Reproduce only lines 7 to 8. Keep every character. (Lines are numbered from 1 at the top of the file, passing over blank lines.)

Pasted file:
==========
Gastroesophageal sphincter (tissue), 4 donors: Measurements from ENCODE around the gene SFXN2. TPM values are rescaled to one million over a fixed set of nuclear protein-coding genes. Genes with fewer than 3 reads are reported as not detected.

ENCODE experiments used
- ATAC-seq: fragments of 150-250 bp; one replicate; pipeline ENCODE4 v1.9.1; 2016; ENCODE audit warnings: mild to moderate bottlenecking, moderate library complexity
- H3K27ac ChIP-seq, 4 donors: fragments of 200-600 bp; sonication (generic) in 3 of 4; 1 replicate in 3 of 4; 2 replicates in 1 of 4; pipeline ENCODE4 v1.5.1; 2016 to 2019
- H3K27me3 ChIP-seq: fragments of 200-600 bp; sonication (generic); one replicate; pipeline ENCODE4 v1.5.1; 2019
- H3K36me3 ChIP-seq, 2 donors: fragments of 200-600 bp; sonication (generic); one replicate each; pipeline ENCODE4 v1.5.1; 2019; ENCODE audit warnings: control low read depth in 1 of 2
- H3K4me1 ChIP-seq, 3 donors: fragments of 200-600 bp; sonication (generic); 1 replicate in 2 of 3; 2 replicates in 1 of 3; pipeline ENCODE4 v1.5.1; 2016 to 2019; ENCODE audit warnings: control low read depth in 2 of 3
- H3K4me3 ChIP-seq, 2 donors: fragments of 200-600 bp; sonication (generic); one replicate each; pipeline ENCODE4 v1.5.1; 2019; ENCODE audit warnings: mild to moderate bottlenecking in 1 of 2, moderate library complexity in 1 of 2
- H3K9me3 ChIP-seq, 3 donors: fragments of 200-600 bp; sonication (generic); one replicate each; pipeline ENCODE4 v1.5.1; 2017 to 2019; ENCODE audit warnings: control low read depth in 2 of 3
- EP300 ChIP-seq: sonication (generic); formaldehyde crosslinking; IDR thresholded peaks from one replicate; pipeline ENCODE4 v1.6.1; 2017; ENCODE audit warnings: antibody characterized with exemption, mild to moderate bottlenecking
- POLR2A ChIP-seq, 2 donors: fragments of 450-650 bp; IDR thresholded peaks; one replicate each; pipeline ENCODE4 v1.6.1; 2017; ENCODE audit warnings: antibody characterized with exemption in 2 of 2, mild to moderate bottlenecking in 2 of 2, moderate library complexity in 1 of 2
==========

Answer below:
- H3K4me1 ChIP-seq, 3 donors: fragments of 200-600 bp; sonication (generic); 1 replicate in 2 of 3; 2 replicates in 1 of 3; pipeline ENCODE4 v1.5.1; 2016 to 2019; ENCODE audit warnings: control low read depth in 2 of 3
- H3K4me3 ChIP-seq, 2 donors: fragments of 200-600 bp; sonication (generic); one replicate each; pipeline ENCODE4 v1.5.1; 2019; ENCODE audit warnings: mild to moderate bottlenecking in 1 of 2, moderate library complexity in 1 of 2